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Hick & Son Crank Overhead Engine

Nebie needs help

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Peter Wood 517/01/2014 18:36:48
94 forum posts
11 photos

I am now back from Ally Pally with a considerably depleted bank balance. However I did find some really tiny needle files which are less than 1 mm thick and some piercing saw blades. I don't think they are particularly good quality but they might just do the job. Also got some 3/64 silver steel rod so I can also try the D-bit approach.

If I have no success on a trial piece then the search for 1mm screw end slot mills will have to continue.

Peter Wood 520/01/2014 20:16:50
94 forum posts
11 photos

Success. I have just made a perfect trial slot in about 15 mins.

I adopted Jo's approach. I chain drilled a series of 3/64'' holes and then joined them using a piercing saw. I then swapped the blade for a larger size, more like a fretsaw and opened the slot until I could just fit one of the tiny files I bought at Ally Pally. Five minutes careful filing and I had a perfectly rectangular slot.

No setting up the mill with a tiny cutter and no stress as I waited for it to break.

Suddenly that con rod does not look half as intimidating.

Thanks for all the suggestions.

Peter

Stub Mandrel21/01/2014 19:33:31
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4311 forum posts
291 photos
1 articles

Piercing saw! I can't get one of those blades to last more than a few strokes... just plain ham fisted.

Neil

Ian S C22/01/2014 12:11:35
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7468 forum posts
230 photos

Take it gently Neil, and us some candle wax to lubricate the blade, just let the blade cut at it's own rate, and don't push it. Blooming tedious if you have a long cut. Ian S C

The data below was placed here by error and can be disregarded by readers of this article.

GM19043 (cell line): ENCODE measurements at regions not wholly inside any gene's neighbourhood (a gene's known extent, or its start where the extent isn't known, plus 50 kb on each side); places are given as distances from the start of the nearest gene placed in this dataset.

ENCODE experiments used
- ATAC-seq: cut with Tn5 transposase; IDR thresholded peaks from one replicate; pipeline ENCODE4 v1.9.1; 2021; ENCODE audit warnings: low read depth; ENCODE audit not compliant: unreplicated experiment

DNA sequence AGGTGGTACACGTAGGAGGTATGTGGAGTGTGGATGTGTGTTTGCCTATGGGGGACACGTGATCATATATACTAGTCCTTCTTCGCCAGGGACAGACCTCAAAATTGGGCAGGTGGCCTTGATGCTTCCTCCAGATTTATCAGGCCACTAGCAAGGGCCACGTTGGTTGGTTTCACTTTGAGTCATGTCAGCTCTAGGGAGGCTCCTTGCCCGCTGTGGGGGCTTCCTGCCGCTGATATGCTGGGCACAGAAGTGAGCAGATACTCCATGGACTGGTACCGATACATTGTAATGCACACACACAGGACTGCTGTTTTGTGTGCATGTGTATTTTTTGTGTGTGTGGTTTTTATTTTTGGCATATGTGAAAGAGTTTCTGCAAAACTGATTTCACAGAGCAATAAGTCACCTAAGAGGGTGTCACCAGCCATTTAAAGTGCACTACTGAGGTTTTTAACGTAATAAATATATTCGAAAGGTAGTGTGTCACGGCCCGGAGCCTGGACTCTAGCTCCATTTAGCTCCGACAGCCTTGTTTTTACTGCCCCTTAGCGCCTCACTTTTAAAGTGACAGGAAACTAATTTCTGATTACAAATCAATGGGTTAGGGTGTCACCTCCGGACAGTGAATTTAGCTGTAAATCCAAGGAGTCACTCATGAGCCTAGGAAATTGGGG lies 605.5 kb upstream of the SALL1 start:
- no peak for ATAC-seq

Mogens Kilde22/01/2014 12:49:09
60 forum posts
25 photos

When I use the piercing saw, it is 5 strokes (of course pulling) then candle wax, 5 stroke candle vax, 5 strike candle vax , well you got it right ....

Makes the blade last for very long, think i might be combination of cooling and lubricating the blade this way.

Mogens

Stub Mandrel22/01/2014 16:57:22
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4311 forum posts
291 photos
1 articles

Good suggestions, but I don't think I have ever got as far as five

Neil

Ian S C23/01/2014 10:57:01
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7468 forum posts
230 photos

Just like a fret saw in wood is the way to hold it, make a saw table with a V shaped cut out in the front of it, my one fits in the bench vice, don't push too hard, and don't twist off the vertical, I suppose it's a bit of an art/skill. Ian S C

Julian10/11/2014 13:43:22
8 forum posts

Hello.

I have a set of drawings, plus castings, for the Hick & Son Crank Overhead Engine.

I haven't started work on it yet, as it looks a bit daunting and Hemingway don't have any construction notes for it.

Is there any chance of anyone on the forum having any notes on where to start? Or should I sell the stuff on, and find a more manageable project do you think?

I've built a Tubal Cain Polly, and a Sparey Diesel so far. I have a 5" Boxford AUD, and a cheap Warco milling machine. But I lack experience and expertise - just a humble primary school teacher for past 40 years or so, not an engineer!

Any guidance gratefully received.

Julian

JasonB10/11/2014 15:06:30
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Moderator
18884 forum posts
2080 photos
1 articles